[0033] For comparison, the hardness of a conventional alloyed W-Re rod is 430 to 480 kg/mm2, and conventional sintered W-Re is 600 to 650 kg/mm2. Accordingly, the W-Re composite with 50% ultra hard material by volume showed a two to three-fold increase in hardness compared to conventional sintered W-Re and commercial W-Re rods. At the higher temperature, the coarser grade CBN showed a slightly lower hardness than the finer grade. The third composite with the addition of aluminum showed the highest hardness. [0034] The aluminum was added to the third composite in order to provide a reaction with the nitrogen from the cubic boron nitride. When the materials in the third composite are sintered at high temperature and high pressure, the boron reacts with the rhenium to form rhenium boride. The remaining nitrogen can then react with the aluminum that has been added to the mixture.

[0035] The densities of these composites were found to be the following:

Table 2

[0036] The ratios given above are the ratio of the measured density to the theoretical density. For comparison, a commercial W-Re rod has a theoretical density of 19.455 g/cm3 and a ratio of 98.8%, and sintered W-Re has a theoretical density of 19.36 g/cm3 and a ratio of 98.3%. Thus, these tests results showed that the HPHT sintered W-Re composite with CBN achieved higher densities than conventional sintered W-Re. [0037] The microstructures of the three CBN W-Re composites are shown in Figures 1-3.

Figure IA shows the first composite 100 pressed at 12000C, at two magnifications, and Figure IB shows the first composite 100' pressed at 14000C, at two magnifications. Figure 2 A shows the second composite 200 pressed at 12000C, and Figure 2B shows the second composite 200' pressed at 14000C. Figure 3 shows the third composite 300, which was pressed at 14000C.

[0038] In all of the composites 100, 100', 200, 200', 300, the microstructure showed a uniform dispersion of the ultra hard materials 12 in the W-Re matrix 14, and uniform distribution of the aluminum in the third composite. Also, no significant pull-out was observed after polishing, giving an indication of good bonding between the CBN and the W- Re matrix. That is, when the composite was polished, the ultra hard particles were not pulled out of the matrix to leave gaps or holes. High contrast imaging of the composite revealed the existence of different W-Re grains, possibly including grains of W-Re intermetallic compound. Analysis also showed that in the third composite, the aluminum was uniformly distributed in the matrix.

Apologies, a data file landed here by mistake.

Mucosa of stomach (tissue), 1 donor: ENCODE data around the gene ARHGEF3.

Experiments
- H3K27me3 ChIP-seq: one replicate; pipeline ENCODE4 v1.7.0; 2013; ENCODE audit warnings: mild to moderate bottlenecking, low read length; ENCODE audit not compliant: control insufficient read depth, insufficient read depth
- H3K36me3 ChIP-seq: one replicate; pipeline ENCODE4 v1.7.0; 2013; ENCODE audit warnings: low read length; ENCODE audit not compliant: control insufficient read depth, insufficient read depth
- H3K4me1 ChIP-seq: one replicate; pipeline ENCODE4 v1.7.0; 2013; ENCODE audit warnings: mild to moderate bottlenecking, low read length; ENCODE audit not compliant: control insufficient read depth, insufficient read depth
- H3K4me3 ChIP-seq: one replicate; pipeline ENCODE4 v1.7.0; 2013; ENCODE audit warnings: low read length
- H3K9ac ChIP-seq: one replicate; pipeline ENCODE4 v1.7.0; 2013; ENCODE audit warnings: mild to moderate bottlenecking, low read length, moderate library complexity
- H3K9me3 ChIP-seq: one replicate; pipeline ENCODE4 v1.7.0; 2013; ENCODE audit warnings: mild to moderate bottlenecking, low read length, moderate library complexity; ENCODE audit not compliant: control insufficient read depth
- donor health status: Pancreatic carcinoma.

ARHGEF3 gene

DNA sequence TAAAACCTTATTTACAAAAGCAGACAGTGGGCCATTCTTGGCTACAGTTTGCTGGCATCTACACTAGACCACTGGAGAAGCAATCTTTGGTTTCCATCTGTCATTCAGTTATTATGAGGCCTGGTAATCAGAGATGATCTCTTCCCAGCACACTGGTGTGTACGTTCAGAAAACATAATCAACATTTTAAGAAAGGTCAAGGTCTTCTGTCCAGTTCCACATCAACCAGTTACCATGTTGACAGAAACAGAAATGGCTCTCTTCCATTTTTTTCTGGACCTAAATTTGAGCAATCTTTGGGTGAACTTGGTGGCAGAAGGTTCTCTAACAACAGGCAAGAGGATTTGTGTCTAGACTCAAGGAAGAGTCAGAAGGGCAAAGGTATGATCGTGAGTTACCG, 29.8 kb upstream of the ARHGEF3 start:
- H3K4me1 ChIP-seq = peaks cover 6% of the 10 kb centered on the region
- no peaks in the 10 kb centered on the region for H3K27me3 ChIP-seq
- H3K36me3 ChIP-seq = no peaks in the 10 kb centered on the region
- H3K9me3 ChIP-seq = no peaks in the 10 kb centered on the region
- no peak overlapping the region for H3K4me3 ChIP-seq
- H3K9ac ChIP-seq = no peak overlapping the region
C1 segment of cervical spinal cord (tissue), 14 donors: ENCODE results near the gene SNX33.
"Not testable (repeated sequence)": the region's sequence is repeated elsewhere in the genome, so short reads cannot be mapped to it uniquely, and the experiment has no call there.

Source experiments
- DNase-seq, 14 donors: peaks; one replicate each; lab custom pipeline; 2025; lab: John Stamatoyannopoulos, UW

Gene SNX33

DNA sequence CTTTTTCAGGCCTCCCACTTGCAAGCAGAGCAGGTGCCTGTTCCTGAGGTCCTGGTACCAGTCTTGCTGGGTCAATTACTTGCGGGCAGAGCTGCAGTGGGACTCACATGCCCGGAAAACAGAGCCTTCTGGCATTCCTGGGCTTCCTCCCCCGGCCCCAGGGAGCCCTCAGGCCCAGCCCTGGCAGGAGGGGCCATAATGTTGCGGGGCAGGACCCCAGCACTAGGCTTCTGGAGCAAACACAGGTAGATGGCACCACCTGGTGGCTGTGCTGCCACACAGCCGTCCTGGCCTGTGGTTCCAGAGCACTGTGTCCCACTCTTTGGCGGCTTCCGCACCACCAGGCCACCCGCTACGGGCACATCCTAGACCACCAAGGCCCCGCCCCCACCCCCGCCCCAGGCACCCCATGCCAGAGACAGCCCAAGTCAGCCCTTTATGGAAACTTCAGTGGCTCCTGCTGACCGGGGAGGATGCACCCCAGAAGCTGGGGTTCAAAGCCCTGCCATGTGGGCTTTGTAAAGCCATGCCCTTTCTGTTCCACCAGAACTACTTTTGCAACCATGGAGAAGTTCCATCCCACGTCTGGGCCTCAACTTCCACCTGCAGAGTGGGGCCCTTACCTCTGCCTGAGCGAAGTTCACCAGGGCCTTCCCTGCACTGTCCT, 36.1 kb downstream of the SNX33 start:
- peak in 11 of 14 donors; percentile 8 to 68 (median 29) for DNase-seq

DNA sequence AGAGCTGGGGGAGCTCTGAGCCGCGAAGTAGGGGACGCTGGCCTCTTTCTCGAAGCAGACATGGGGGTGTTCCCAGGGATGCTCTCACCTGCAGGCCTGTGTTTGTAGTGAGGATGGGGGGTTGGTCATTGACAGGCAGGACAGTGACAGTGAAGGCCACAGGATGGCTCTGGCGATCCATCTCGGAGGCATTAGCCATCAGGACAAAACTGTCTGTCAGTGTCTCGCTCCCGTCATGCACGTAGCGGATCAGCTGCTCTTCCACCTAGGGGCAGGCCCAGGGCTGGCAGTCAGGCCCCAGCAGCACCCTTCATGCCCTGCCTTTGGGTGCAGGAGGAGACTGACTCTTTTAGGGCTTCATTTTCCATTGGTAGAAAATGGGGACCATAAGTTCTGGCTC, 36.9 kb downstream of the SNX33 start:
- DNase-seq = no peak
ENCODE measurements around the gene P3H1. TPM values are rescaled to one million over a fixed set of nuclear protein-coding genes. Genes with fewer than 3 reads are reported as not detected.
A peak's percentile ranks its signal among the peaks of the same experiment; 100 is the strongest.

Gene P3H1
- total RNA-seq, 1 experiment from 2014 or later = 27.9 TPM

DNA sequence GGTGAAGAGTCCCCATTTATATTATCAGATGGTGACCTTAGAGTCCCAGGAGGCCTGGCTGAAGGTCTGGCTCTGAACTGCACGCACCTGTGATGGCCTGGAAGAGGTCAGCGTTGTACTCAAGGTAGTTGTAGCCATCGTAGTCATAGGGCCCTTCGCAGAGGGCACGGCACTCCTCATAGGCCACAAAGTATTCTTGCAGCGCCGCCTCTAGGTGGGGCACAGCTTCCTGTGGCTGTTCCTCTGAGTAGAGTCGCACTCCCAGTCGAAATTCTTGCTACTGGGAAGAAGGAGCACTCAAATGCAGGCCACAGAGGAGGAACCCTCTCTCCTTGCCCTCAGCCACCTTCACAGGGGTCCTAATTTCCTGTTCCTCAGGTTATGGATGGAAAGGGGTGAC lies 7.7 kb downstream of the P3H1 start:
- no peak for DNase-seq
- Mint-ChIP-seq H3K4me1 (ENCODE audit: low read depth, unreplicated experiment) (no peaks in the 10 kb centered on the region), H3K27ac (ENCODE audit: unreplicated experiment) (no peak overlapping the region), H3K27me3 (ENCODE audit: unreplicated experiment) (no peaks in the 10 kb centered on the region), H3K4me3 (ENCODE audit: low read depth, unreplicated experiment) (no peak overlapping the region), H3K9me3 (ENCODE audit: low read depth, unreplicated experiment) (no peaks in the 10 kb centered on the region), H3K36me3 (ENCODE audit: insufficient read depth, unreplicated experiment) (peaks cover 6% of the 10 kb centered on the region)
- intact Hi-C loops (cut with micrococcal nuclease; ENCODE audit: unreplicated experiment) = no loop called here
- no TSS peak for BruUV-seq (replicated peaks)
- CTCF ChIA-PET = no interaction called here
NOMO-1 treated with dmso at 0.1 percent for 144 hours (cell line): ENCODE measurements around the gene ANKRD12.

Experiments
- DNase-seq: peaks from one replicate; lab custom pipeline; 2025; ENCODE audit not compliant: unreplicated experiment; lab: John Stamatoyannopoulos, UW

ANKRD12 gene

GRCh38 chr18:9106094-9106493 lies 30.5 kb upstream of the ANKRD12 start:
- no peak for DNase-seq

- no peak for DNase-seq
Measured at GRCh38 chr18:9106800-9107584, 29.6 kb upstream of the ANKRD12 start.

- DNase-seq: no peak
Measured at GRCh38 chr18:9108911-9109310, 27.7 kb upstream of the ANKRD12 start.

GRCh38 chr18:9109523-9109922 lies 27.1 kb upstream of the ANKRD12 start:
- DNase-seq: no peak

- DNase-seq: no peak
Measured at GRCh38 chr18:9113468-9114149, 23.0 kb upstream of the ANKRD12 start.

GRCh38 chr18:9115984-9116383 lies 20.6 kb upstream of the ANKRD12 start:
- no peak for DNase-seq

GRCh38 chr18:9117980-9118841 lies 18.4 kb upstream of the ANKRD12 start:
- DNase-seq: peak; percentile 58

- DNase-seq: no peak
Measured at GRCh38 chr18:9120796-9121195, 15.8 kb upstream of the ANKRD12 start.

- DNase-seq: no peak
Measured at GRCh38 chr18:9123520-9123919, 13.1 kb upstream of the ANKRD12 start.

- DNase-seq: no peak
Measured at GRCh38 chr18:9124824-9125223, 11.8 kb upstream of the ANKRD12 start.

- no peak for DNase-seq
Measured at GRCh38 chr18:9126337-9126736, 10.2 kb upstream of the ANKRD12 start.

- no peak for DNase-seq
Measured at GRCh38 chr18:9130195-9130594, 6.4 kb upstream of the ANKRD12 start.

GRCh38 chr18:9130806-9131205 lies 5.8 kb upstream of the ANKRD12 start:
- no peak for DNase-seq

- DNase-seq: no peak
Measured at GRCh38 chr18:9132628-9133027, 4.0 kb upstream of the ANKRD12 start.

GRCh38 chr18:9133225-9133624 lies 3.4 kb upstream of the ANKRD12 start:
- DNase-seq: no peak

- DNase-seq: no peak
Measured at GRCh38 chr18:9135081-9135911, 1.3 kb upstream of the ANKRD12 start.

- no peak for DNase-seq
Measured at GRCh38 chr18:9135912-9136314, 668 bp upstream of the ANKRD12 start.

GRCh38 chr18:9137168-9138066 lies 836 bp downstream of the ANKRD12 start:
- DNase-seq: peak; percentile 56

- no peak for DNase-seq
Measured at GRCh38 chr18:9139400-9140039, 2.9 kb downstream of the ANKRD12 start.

[0039] Possible explanations for the strengthened material include good sintering of the W-Re matrix, strong bonding at the interface between the W-Re and ultra hard material through reactive sintering, alloying of the W-Re matrix, and the formation of aluminum oxide (Al2O3). The ultra hard material improves the wear resistance of the sintered parts, while the high-melting W-Re binder maintains the strength and toughness at high temperature operations. This composite material may be used for various tools such as friction stir welding tools. It could also be bonded onto a substrate 50 such as tungsten carbide, to form a cutting layer 52 of a cutting element 54, as for example shown in FIG. 7, which may be mounted on an earth boring bit. [0040] Unlike materials produced with conventional sintering or cementing, the above- described HPHT composites form a solid chemical bond between the matrix and the cubic boron nitride particles. The boron from the cubic boron nitride reacts with the rhenium from the W-Re matrix, creating a strong bond between the matrix and the hard particles. This cubic boron nitride composite does not simply produce a material with hard particles dispersed inside a melted matrix, but instead produces a composite material with solid chemical bonding between the hard particles and the matrix. The bonding mechanism between the particles of ultra hard material and binder may vary depending on the ultra hard material used. [0041] Tests were also conducted on a W-Re composite with diamond added as the hard material. The raw materials for this mixture were diamond particles (6-12 micrometers in size) and a blended W-Re powder 400. The blended W-Re powder 400 is shown in Figure 4, which shows the W (numeral 16) and Re (numeral 18) components. The diamond particles and the W-Re powder were mixed together, 50% each by volume, for 30 minutes. The mixed materials were placed in a cubic press and HPHT sintered at 14000C.